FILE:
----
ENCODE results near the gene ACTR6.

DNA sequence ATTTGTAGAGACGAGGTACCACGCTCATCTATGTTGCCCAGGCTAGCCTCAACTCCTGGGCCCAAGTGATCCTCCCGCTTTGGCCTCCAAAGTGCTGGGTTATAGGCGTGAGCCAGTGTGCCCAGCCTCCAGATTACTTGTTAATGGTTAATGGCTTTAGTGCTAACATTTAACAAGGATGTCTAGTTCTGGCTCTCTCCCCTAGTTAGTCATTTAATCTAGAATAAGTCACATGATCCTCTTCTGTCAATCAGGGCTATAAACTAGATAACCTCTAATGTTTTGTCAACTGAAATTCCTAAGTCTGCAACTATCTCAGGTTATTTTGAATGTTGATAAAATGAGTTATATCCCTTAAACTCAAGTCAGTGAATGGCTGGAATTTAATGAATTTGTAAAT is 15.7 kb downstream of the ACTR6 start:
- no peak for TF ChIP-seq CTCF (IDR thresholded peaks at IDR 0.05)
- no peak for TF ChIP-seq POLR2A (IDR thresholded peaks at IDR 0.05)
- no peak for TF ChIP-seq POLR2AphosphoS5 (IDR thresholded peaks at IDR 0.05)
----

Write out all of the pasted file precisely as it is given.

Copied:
ENCODE results near the gene ACTR6.

DNA sequence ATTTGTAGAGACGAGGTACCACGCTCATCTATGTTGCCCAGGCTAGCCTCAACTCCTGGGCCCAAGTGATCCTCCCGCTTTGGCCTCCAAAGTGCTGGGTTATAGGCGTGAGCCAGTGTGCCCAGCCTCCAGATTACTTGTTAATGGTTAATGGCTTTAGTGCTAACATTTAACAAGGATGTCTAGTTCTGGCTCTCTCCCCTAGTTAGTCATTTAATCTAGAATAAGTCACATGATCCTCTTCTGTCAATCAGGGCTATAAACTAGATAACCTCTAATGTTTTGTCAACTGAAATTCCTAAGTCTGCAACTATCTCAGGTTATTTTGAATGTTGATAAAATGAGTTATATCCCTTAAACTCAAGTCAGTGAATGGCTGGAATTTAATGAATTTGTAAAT is 15.7 kb downstream of the ACTR6 start:
- no peak for TF ChIP-seq CTCF (IDR thresholded peaks at IDR 0.05)
- no peak for TF ChIP-seq POLR2A (IDR thresholded peaks at IDR 0.05)
- no peak for TF ChIP-seq POLR2AphosphoS5 (IDR thresholded peaks at IDR 0.05)